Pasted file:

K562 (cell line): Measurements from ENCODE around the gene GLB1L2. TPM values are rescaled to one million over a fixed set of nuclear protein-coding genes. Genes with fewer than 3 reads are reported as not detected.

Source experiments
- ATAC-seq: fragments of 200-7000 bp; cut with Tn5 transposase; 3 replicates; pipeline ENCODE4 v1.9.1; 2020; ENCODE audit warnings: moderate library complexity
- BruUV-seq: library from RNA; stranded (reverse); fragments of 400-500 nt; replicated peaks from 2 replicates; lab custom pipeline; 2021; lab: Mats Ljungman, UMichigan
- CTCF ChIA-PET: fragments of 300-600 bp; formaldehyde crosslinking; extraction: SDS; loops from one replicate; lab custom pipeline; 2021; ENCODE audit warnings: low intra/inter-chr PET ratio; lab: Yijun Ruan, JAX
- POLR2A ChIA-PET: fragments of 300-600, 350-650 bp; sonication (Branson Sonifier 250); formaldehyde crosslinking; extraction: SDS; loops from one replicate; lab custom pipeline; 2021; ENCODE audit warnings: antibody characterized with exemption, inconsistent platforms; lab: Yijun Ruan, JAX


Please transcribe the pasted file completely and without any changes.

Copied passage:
K562 (cell line): Measurements from ENCODE around the gene GLB1L2. TPM values are rescaled to one million over a fixed set of nuclear protein-coding genes. Genes with fewer than 3 reads are reported as not detected.

Source experiments
- ATAC-seq: fragments of 200-7000 bp; cut with Tn5 transposase; 3 replicates; pipeline ENCODE4 v1.9.1; 2020; ENCODE audit warnings: moderate library complexity
- BruUV-seq: library from RNA; stranded (reverse); fragments of 400-500 nt; replicated peaks from 2 replicates; lab custom pipeline; 2021; lab: Mats Ljungman, UMichigan
- CTCF ChIA-PET: fragments of 300-600 bp; formaldehyde crosslinking; extraction: SDS; loops from one replicate; lab custom pipeline; 2021; ENCODE audit warnings: low intra/inter-chr PET ratio; lab: Yijun Ruan, JAX
- POLR2A ChIA-PET: fragments of 300-600, 350-650 bp; sonication (Branson Sonifier 250); formaldehyde crosslinking; extraction: SDS; loops from one replicate; lab custom pipeline; 2021; ENCODE audit warnings: antibody characterized with exemption, inconsistent platforms; lab: Yijun Ruan, JAX